Good Practice Reviews
No. 9 March 2004
Disaster risk reduction: mitigation and preparedness in aid programming
Natural disasters – disasters resulting from natural hazards such as cyclones, droughts, floods, earthquakes, landslides and volcanic eruptions – are widespread and numerous in developing and middle-income countries. They can cause great loss of life and immense damage to communities, infrastructure and national economies. Ethical, humanitarian considerations oblige us to act to protect human life and prevent suffering. Many researchers and aid institutions have identified natural disasters as a major threat to sustainable development.
This Good Practice Review aims to help project planners and managers to:
- appreciate the significance of hazards (primarily natural hazards) and the risks associated with them;
- appreciate the need for risk management in project planning and implementation, and the value of such efforts;
- recognise the main issues that must be understood and addressed when carrying out risk reduction or disaster mitigation and preparedness initiatives; and
- understand – at least in broad terms – how to address these issues in practice, throughout the project cycle.
It is easy to be intimidated by the scale and extent of the problem, and the variety of counter-risk approaches that can be taken.
But lasting protection against disasters will not be reached overnight. It is a long-term goal to be attained through a continuous process of improvement. Community resilience to hazards can be built up incrementally over time, as long as the basic approach is sound.
This Review is above all a practical document. However, it is not a manual. Its emphasis is on the process of planning and implementing risk reduction initiatives. It focuses on key issues and decision points and how to address them. Readers are referred to more detailed technical manuals and studies where appropriate. It has been difficult to present a balanced coverage of such a broad and diverse subject, and there are inevitable gaps. Nevertheless, the book is evidence-based. The descriptions and discussions are supported by case studies, which aim to give a sense of the range and diversity of practical approaches that can be used.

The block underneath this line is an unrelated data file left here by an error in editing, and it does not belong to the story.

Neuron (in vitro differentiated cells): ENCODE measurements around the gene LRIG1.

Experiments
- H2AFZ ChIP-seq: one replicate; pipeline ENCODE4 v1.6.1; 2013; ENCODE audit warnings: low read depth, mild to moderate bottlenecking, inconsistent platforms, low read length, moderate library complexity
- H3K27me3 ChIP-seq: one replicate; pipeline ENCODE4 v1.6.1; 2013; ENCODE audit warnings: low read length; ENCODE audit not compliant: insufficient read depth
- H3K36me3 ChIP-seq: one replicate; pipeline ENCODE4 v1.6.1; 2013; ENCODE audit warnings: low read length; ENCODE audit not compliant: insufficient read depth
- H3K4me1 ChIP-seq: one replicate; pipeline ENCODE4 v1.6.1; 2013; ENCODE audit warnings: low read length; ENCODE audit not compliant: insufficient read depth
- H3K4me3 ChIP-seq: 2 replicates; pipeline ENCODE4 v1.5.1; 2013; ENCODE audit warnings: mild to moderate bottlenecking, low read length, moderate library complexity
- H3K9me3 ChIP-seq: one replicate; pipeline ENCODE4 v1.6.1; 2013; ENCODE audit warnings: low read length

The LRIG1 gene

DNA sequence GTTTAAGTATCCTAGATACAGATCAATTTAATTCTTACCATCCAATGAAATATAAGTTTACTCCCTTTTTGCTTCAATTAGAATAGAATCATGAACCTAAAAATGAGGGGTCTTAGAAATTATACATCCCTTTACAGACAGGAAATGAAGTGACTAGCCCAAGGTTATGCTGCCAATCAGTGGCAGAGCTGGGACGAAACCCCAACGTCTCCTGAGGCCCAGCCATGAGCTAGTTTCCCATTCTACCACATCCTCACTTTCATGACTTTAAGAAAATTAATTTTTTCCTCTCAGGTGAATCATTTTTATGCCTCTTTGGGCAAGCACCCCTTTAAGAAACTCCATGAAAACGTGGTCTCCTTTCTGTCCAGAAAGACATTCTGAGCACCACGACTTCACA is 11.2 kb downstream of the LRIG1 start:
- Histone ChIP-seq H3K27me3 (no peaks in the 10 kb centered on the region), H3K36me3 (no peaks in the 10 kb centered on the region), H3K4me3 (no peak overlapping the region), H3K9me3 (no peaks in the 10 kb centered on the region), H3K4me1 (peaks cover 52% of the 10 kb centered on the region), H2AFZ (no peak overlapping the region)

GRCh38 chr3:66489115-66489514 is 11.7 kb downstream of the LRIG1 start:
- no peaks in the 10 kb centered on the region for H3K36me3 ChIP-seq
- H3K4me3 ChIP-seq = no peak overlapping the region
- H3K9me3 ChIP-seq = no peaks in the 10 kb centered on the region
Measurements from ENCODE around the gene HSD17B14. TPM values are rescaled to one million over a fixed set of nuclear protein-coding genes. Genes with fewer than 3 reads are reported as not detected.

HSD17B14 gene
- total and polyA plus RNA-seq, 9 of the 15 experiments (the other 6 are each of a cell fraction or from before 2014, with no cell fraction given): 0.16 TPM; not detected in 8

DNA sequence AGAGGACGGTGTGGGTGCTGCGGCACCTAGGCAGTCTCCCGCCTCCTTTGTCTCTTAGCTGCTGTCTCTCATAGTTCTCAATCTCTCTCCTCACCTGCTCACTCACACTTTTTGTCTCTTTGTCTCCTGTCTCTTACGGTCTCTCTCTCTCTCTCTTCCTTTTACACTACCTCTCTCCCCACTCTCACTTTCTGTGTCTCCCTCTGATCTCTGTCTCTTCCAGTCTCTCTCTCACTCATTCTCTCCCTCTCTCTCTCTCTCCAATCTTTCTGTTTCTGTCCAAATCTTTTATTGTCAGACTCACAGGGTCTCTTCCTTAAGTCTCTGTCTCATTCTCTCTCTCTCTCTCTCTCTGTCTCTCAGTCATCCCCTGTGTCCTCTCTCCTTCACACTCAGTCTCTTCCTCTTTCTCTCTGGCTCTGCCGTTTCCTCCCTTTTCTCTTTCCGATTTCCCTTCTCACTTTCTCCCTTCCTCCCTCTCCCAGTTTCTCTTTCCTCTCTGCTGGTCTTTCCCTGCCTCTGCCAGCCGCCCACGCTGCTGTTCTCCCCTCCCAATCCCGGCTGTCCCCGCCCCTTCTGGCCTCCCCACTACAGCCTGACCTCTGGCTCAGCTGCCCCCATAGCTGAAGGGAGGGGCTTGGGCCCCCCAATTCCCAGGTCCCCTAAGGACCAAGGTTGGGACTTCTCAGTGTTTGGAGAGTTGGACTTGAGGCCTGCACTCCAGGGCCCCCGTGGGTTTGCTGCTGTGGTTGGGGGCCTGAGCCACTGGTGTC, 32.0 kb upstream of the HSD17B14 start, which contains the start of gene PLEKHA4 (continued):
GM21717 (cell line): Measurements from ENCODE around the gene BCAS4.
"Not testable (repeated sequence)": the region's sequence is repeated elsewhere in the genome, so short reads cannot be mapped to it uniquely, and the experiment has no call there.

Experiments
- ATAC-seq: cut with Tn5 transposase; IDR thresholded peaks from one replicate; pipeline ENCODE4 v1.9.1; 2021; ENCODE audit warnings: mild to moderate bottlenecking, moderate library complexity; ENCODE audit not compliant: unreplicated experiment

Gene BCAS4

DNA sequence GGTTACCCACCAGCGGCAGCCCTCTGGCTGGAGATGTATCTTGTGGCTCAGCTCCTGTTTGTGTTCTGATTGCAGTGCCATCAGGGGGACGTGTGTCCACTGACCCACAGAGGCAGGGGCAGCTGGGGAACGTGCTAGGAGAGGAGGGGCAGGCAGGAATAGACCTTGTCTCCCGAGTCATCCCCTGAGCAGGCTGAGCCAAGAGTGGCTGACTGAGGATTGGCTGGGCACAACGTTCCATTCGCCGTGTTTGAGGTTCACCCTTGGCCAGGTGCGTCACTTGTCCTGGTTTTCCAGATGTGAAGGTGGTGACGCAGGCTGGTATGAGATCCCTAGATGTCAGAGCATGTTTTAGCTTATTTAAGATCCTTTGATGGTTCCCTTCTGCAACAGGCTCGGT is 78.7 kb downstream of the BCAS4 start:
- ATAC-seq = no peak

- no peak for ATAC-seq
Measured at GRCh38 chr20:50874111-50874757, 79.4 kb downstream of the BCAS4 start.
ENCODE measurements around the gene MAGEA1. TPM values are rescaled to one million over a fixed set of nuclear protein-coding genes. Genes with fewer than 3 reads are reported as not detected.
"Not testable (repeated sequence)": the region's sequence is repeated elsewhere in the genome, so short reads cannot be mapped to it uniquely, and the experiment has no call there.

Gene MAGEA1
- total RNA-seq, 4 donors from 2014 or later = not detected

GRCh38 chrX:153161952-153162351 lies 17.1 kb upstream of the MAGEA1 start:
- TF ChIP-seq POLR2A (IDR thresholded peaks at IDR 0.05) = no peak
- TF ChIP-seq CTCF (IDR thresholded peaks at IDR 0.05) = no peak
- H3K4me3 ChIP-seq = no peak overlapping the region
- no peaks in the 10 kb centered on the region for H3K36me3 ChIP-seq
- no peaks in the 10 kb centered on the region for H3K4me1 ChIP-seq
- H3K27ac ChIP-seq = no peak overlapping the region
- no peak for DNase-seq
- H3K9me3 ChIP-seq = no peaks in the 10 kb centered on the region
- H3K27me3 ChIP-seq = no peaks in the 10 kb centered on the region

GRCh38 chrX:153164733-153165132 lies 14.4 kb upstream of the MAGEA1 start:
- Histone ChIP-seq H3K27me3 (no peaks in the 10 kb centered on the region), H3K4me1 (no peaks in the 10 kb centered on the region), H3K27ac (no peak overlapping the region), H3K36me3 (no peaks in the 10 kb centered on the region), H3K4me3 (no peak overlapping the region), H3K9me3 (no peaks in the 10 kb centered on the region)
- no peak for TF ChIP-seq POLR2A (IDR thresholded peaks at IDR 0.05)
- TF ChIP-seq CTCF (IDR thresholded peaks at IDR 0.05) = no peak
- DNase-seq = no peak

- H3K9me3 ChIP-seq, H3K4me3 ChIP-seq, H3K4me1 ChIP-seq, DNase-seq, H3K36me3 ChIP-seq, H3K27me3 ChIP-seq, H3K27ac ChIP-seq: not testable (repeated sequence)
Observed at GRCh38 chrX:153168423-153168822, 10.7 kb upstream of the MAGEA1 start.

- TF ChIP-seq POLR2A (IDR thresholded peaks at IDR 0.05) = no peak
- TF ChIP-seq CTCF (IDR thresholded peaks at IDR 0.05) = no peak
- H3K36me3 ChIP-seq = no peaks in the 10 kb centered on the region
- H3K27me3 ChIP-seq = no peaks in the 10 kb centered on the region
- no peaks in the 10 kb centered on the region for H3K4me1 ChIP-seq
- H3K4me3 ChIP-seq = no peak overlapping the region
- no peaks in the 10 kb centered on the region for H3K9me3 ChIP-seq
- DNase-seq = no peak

Novib (Oxfam Netherlands) uses strategic risk management. Below is a set of Frequently Asked Questions and Answers about Novib’s use of risk principles in grant appraisal. Novib emphasises the positive risks, which is a departure from more traditional risk management as used by HPN.
In addition to grant appraisal, Novib uses the risk methodology in a variety of other ways:
- Managing the grantee portfolio.
- Selecting countries and prioritising themes for funding.
- Selecting other social actors such as corporations and local government with whom to cooperate in campaigning, advocacy and special projects.
- Appraising grant requests for small amounts (less than $10,000), or one-off and short-term (under a year) funding.
- Evaluating regional and country programmes.
- Evaluating grant requests in cases of natural disaster and emergency.
Through all these applications, Novib has learned that, while the principles of risk management are relatively straightforward, their application is quite complex. For the first time, between August 2003 and March 2004, Novib invested in field training for all programme and financial officers and their managers – almost 100 people.
Within the wider Oxfam family, the risk methodology has been used to assess the potential for a joint advocacy programme in Angola between Intermón and Oxfam GB. At Intermón headquarters in Barcelona, Oxfam supported a project to analyse the opportunities and risks for the core theme of empowerment. In each of the cases where these principles have been applied, it was necessary to create a distinct opportunity and risk assessment instrument. The HPN manual will of course be useful for this.
In the near future, Novib will be doing more to introduce risk management to its counterparts within Oxfam and more broadly. Novib has run Strategic Risk Thinking workshops for the managers of its Somali and Pakistani counterparts.
Ricardo Wilson-Grau, Novib